The Nature Conservancy-led Rio Grande Water Fund is securing clean water—today and for future generations. It’s an investment in nature with a triple bottom line: clean water, healthy forests and jobs. You can support this important work now.
The Nature Conservancy-led Rio Grande Water Fund launched two years ago to exponentially pick up the pace of protecting our forests in Northern New Mexico—and the water they provide for all.
What is a water fund? It's an innovative program where diverse partners work together to unite water users. No single agency can get the needed work done. By leveraging public and private funds and using innovative research, tools and alliances, we are protecting water and the natural capital we all depend on.
With proof of concept from the Santa Fe Watershed, we started small. Thanks to generous investors, today the Rio Grande Water Fund has 53 Charter signatories and has tripled the average acres restored compared to just four years ago. Together we are truly making a difference.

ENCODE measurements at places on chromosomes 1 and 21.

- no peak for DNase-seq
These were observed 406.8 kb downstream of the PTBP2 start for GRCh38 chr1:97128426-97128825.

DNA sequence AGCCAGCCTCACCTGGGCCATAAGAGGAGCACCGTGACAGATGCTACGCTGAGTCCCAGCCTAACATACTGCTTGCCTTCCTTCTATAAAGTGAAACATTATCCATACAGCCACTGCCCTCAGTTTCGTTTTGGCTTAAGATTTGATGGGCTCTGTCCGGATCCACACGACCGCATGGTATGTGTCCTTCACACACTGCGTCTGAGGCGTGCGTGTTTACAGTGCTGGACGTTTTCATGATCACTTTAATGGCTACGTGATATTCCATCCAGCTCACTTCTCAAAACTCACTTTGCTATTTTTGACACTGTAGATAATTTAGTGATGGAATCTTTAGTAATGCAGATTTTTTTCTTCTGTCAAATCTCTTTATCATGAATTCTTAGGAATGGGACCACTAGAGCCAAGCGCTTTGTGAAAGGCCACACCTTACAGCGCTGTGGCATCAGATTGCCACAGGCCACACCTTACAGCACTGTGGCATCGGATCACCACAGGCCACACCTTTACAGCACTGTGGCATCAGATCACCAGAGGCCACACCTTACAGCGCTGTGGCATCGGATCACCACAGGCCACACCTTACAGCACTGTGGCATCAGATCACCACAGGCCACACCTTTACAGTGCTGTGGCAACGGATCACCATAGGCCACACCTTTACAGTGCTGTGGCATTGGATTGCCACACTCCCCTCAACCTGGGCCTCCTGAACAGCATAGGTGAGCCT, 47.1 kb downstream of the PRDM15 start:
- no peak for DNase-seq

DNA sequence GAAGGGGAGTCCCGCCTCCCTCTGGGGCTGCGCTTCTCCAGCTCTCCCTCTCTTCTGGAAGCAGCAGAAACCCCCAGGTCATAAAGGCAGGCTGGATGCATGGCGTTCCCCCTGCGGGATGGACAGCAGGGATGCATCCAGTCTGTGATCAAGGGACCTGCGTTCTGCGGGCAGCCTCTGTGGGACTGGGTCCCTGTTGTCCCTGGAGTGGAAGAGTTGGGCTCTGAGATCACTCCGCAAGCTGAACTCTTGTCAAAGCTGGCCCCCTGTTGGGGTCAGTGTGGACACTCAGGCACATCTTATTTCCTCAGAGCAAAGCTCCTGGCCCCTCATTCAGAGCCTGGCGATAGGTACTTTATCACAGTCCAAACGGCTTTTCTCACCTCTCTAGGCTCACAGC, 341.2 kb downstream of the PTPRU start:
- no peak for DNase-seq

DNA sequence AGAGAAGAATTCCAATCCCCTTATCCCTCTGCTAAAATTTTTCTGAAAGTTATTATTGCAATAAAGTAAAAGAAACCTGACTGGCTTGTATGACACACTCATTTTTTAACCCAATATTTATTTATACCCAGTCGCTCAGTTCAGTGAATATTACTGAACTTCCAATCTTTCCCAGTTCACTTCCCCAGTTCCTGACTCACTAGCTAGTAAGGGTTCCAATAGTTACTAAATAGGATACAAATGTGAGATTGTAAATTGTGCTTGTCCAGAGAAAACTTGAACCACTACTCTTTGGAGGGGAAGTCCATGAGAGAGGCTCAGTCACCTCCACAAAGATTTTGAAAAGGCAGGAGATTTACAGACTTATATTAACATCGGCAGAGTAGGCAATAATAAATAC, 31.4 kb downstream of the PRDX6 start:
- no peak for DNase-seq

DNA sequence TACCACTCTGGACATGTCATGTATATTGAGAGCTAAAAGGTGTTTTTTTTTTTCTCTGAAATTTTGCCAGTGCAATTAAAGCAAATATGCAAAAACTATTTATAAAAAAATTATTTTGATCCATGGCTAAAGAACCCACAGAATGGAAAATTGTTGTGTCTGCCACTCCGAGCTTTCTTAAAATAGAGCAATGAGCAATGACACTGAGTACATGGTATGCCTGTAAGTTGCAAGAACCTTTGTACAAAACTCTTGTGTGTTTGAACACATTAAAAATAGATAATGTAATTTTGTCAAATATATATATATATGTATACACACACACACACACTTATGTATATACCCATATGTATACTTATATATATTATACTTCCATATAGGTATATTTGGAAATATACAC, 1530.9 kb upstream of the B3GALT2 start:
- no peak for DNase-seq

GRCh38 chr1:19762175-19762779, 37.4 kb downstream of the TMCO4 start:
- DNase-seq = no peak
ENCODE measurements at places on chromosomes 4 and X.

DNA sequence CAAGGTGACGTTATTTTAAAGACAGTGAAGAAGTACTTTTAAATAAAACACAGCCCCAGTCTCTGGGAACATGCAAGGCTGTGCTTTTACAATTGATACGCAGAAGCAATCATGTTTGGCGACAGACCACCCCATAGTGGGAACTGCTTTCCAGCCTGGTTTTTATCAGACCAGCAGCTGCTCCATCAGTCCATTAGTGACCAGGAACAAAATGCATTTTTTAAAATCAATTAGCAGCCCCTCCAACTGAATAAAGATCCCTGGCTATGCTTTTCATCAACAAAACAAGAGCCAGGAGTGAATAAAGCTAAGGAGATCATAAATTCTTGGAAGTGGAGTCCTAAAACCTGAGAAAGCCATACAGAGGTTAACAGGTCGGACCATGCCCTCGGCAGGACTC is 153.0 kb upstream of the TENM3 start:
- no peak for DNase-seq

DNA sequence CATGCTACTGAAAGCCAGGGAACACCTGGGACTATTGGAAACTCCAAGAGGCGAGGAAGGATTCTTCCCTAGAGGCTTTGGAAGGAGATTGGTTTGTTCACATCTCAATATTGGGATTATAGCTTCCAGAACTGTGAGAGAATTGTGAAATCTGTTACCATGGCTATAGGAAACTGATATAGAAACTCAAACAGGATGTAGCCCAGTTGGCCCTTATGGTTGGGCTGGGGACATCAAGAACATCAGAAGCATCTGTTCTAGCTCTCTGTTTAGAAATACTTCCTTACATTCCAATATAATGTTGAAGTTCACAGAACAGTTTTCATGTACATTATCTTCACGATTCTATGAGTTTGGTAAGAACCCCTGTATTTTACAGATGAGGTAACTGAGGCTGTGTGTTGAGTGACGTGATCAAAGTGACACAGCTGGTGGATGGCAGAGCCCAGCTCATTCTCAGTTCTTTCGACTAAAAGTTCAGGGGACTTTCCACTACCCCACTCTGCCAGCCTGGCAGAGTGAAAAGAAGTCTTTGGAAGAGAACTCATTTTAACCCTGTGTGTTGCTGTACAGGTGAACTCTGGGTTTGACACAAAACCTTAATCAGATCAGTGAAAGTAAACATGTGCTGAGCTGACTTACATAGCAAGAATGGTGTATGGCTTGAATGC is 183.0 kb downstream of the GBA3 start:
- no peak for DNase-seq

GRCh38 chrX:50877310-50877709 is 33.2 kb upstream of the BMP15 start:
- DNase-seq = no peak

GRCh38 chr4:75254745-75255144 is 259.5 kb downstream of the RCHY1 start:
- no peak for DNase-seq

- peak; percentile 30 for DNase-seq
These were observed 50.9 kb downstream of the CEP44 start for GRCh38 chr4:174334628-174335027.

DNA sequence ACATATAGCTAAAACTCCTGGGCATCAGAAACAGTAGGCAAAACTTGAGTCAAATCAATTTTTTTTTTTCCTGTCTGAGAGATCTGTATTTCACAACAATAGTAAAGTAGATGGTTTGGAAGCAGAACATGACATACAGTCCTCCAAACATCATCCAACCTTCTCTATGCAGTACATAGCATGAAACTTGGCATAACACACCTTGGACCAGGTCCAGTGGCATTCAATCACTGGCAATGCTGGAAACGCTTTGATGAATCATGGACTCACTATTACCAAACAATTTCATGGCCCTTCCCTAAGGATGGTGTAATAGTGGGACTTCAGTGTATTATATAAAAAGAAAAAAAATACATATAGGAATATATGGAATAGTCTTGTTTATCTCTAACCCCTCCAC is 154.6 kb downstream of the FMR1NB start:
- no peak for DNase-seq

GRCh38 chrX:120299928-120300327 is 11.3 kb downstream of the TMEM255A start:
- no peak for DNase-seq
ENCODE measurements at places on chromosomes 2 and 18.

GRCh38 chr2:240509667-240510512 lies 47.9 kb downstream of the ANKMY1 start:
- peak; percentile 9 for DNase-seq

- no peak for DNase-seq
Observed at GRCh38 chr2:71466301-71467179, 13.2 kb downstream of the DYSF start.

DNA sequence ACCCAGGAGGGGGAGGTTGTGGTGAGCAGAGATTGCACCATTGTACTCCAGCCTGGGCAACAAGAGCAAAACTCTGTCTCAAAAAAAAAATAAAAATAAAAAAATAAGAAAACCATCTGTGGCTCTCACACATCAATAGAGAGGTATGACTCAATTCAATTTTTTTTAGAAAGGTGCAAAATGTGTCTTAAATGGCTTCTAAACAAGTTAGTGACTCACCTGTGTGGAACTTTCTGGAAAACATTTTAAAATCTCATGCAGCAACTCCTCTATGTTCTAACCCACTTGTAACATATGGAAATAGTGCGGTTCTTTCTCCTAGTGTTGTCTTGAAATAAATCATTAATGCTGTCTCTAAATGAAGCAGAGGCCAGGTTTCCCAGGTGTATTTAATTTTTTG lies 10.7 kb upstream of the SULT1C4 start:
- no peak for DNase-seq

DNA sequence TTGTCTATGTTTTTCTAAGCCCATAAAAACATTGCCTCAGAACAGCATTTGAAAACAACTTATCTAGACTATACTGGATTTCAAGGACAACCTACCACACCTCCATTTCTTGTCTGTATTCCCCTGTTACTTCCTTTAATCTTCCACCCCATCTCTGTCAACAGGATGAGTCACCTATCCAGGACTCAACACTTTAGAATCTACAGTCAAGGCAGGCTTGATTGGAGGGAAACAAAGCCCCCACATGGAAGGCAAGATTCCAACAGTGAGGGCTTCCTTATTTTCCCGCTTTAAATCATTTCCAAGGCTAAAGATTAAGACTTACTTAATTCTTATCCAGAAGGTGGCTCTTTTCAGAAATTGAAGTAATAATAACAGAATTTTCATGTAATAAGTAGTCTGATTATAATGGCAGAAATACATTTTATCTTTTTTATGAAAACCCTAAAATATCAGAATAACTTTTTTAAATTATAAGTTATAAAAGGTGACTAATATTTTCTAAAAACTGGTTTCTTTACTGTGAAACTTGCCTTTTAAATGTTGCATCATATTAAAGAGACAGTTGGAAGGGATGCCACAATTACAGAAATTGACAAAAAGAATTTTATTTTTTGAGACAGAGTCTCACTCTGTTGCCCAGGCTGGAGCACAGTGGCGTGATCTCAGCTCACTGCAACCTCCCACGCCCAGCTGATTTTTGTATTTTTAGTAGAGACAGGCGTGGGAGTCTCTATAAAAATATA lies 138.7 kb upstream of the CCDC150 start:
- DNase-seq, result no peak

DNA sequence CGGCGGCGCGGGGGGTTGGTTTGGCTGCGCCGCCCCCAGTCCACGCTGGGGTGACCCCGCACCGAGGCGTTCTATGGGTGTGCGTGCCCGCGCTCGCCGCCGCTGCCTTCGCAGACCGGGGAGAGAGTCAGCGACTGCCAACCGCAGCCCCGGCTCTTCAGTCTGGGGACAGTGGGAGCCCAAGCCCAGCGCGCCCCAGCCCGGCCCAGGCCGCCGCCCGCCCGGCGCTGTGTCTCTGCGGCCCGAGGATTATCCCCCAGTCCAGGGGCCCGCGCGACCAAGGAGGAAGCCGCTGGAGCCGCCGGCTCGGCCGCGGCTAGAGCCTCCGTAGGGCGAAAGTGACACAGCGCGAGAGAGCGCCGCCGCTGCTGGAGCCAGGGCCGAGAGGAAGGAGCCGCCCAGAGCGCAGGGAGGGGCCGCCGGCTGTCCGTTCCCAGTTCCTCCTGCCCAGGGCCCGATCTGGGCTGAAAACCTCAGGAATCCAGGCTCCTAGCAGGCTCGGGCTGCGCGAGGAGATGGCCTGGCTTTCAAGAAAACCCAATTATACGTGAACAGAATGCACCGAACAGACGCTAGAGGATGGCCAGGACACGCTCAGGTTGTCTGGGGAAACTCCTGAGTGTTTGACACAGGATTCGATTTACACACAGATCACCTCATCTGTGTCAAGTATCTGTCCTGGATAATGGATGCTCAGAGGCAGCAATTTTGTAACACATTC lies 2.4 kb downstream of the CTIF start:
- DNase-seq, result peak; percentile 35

Across Northern New Mexico, key watersheds are now focal areas for critical planning needed to achieve long-term water security. People have newly created forestry jobs and important access to increased firewood. And students are learning by monitoring treatments that will keep our forests and water safe.
Matching the scale of watershed restoration to the impact of mega-fires that can turn our waterways black with debris is a key Water Fund objective. To reduce the likelihood of another catastrophic fire such as the 2011 Las Conchas event, partners are leveraging investments and coordinating activities to thin overgrown forests, manage fire, restore streams and rehabilitate areas that flood after wildfire.
In one example, the Greater Santa Fe Fireshed Coalition is scaling up efforts tenfold. Their collaborative planning will lead to the same on-the-ground activities but, thanks to the Water Fund, they’ll protect communities and water at a broader scale than ever before possible.
Donate today to restore our forests and help protect New Mexico from mega-fire >>